There’s something very special about the people on that mountain.

I am so grateful for that experience. It changed me in a deep way. Because of how I faced my suffering, some deep and hidden emotional wounds began to heal.

Honestly, I’m not the only person has had health challenges at the retreat, and I’m also not the only one who has grown from the experience.

Some have had trouble sleeping, others have had a flare up of pain, others have had digestive upsets, and one or two have had sprains from ambitious trail walking.

And they are always well taken care of.

Every retreat, I bring a suitcase full of my Chinese medicine supplies, and I’m ready to switch into doctor mode whenever I’m needed.

But even without me, the mountain and her keepers will be there to care for you.

I’d like to add that more often than not, I feel my best in Costa Rica.

I’ve spoken to many attendees who mark their time at The Blue Mountain Retreat as the line between before and after.

The Flowing Zen Qigong retreat in Costa Rica helped me SO MUCH! I had been anxious and depressed for 9 months from some health challenges. I practiced at home every day, sometimes 3 times a day, but I couldn’t shake the emotional slump I was experiencing. After I went to the beautiful retreat in Costa Rica, I am amazed and delighted: the anxiety and depression are gone! Now I have more energy than I have in years!” – Dr. Claire Holland, MD

Their health improved in measurable ways after a retreat — in spite of minor challenges like the ones I’ve described.

I hope that if you’re someone who’s challenged by a chronic condition, and you’re scared to come to the mountain, ten you’ll let us all help you heal yourself.

5. I get stressed about money

Closing my acupuncture clinic while I travel to Costa Rica has been challenging in many ways:

  • I worry about my patients getting the care they need;
  • I worry about covering the business expenses of the clinic;
  • I worry about paying my employees even when there’s no money coming in;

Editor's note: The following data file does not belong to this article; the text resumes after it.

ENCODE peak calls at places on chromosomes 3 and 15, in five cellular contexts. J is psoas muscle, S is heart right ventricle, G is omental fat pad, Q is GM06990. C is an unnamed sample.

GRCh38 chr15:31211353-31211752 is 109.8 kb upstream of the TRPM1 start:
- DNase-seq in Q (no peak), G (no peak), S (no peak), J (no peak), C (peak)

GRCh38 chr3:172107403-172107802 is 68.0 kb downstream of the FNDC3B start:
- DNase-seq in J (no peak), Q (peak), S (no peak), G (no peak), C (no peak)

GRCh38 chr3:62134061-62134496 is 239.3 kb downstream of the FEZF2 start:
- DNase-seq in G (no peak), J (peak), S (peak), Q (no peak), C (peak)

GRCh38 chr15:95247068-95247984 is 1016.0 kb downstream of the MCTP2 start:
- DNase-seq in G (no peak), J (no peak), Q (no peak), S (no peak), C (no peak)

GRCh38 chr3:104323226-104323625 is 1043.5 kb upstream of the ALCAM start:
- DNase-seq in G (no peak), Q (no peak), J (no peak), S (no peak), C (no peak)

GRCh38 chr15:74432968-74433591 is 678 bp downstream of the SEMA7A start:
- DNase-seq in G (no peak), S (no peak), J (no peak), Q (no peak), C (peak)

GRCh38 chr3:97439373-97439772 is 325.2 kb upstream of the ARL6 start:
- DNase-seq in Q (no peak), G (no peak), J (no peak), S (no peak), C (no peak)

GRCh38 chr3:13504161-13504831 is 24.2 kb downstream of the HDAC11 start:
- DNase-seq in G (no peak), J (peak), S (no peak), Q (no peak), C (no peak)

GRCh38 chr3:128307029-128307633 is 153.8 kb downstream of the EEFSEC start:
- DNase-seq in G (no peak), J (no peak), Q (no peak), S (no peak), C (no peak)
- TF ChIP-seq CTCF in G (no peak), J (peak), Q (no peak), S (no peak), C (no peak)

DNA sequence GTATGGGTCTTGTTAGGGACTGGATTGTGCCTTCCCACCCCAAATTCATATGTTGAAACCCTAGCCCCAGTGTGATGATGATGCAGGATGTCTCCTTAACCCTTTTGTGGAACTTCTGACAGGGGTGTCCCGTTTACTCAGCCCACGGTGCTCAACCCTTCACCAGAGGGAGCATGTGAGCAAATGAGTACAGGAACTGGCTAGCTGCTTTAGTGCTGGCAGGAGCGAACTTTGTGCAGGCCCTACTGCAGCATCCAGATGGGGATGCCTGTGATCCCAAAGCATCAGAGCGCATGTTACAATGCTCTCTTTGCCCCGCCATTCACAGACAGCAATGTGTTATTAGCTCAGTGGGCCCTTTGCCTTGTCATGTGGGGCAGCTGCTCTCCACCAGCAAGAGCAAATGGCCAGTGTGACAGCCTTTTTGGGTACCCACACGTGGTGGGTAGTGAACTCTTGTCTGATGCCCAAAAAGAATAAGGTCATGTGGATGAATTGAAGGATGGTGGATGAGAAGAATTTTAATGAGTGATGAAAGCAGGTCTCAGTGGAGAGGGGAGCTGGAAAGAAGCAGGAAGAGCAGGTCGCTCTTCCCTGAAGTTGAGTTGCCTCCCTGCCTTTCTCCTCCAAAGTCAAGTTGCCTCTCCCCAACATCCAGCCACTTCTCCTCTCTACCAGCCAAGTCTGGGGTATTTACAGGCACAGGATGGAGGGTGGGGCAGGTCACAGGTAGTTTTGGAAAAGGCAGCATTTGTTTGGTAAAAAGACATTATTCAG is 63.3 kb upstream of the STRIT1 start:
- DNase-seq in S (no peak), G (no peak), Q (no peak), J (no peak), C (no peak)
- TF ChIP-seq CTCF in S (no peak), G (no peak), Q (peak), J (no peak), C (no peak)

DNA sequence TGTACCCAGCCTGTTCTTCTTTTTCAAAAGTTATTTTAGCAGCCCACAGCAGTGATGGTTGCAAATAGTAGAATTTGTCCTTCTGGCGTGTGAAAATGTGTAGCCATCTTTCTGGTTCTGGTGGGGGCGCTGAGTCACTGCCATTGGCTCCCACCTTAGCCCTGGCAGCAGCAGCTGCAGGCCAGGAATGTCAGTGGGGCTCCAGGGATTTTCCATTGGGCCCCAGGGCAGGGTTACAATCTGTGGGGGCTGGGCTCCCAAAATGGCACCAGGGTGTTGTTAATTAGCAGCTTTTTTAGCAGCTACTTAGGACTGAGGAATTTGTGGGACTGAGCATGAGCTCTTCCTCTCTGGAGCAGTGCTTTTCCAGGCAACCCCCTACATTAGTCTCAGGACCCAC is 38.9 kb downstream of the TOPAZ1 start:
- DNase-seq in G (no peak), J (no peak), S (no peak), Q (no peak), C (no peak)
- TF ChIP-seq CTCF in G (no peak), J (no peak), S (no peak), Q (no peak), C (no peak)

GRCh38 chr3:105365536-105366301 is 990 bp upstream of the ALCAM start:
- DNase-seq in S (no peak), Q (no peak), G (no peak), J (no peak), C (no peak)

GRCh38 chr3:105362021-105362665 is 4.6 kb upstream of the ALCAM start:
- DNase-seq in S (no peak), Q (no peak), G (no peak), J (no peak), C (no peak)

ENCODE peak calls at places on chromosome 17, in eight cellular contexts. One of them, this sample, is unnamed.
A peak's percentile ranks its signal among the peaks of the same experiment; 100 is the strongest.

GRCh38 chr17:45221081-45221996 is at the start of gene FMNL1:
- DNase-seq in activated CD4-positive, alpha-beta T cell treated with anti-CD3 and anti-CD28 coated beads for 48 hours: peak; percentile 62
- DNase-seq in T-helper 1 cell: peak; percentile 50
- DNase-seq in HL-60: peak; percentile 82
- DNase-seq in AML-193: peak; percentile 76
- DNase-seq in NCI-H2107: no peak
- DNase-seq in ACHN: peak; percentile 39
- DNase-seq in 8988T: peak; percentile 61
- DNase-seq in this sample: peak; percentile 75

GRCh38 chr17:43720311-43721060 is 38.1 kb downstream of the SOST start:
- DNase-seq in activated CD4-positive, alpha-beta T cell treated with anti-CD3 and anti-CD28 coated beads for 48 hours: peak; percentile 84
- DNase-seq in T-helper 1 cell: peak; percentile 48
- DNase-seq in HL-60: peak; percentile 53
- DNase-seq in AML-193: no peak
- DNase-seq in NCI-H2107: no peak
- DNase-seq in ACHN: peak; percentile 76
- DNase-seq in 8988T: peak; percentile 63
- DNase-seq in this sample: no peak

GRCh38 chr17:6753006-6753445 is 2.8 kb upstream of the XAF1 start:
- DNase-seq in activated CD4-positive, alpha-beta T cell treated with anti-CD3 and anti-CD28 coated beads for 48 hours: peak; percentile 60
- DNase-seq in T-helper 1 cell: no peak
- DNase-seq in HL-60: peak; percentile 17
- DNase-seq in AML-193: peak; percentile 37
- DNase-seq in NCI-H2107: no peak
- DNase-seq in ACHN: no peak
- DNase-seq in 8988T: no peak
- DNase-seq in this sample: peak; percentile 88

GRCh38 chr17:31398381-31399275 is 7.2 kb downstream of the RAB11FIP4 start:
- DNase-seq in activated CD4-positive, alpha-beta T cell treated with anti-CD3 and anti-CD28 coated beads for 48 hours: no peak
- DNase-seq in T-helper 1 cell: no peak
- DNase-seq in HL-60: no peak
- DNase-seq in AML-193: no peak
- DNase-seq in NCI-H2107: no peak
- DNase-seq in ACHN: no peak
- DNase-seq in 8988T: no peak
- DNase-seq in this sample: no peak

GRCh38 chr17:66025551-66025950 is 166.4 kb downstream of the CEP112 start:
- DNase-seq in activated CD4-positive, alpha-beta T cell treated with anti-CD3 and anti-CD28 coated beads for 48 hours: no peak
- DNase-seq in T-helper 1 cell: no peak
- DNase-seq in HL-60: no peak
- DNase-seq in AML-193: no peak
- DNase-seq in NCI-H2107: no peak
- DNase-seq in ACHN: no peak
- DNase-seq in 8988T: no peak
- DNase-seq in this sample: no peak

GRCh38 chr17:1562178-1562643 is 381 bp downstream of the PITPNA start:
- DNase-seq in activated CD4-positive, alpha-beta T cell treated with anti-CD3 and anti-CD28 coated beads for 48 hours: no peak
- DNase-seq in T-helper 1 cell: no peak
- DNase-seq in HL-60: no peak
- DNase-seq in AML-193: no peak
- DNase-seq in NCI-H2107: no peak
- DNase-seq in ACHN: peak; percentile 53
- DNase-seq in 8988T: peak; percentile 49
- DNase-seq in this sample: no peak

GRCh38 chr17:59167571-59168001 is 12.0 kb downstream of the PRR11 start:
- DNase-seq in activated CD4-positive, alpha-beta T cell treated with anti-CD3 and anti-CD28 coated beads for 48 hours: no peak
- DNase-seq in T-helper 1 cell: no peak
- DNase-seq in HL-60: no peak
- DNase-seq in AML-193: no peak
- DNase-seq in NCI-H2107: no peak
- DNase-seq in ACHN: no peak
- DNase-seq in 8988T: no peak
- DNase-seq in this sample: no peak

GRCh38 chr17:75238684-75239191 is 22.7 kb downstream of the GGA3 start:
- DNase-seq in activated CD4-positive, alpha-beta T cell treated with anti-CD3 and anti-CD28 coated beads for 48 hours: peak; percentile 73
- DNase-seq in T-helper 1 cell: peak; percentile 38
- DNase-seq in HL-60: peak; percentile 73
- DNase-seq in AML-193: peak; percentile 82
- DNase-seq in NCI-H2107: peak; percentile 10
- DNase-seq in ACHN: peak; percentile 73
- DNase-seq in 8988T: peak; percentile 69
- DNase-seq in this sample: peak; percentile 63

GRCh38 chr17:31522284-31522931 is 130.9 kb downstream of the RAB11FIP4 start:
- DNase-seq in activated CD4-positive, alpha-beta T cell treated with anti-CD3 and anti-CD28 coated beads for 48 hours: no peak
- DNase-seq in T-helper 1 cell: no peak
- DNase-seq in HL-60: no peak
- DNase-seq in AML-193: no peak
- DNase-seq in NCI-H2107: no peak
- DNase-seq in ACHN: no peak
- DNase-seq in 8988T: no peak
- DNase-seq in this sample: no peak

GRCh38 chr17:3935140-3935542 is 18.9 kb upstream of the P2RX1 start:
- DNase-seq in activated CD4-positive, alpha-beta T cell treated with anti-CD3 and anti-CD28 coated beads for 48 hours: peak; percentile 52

• I worry about paying myself even when there’s no money coming in.

I can imagine it’s the same for many of you considering the trip. You’re worried about the money part.

The trick for me was to observe what happened after every retreat, like clockwork: my medical practice boomed as patients mysteriously flocked into my clinic.

One of my mentors taught me an important lesson years years ago:

“When the doctor is up, the practice is up. When the doctor is down, the practice is down.”

It’s similar to the Law of Attraction.

The more I take care of myself and engage fully in my life, the more people want to see me for healing.

And I’m not alone. I know this has worked for many participants as well —  entrepreneurs and employees alike.

Costa Rica is often the boost that we all need to get us out of scarcity mode.

People often tell me: “I wish I could go, but I can’t afford it.”

I sympathize. I do. I grew up in poverty in Venezuela, and I’ve experienced plenty of financial stress as an adult as well.

On the other hand, I’ve watched broke college students who made it to Costa Rica by scrimping and saving and staying in the Dormitory.

I’ve seen retirees on a fixed income make it work.

I think the key is to view it as an INVESTMENT.

I’ll give you an example.

If you know me, you know that I love my pups, Ziggy and Pepper.

I love them so much that I don’t mind buying the absolute more expensive grain-free, organic dog food that I can find.

It’s an investment. I want them to lead long, healthy doggy lives.

See, Schnauzers are well known to develop tumors as they age.

Our dogs have none, and I attribute that to their diet.

There’s a saying in the veterinary world: You either spend the money now on good food, or you spend 10x as much later on vet bills.

The same is true for humans. Traditional Chinese Medicine has been teaching this concept for centuries, and we have our own version in the west: An ounce of prevention is worth a pound of cure.

This is a hard concept, especially for Americans. We’re brainwashed by marketing to favor instant gratification, and we typically spend our money on cures, not prevention.

But you can do it. I know you can.

Be Scared, But Do It Anyway

If you have that inner voice that’s telling you to go to Costa Rica, why aren’t you listening?

Maybe it’s one of the five reasons I listed?

Or maybe you’d like to share your reason in the comments below?

Seize the day, and the sunset!

I’ve lived my entire adult life with cancer hanging over my head. It’s colored what I do for a living, and what I choose to do with my time.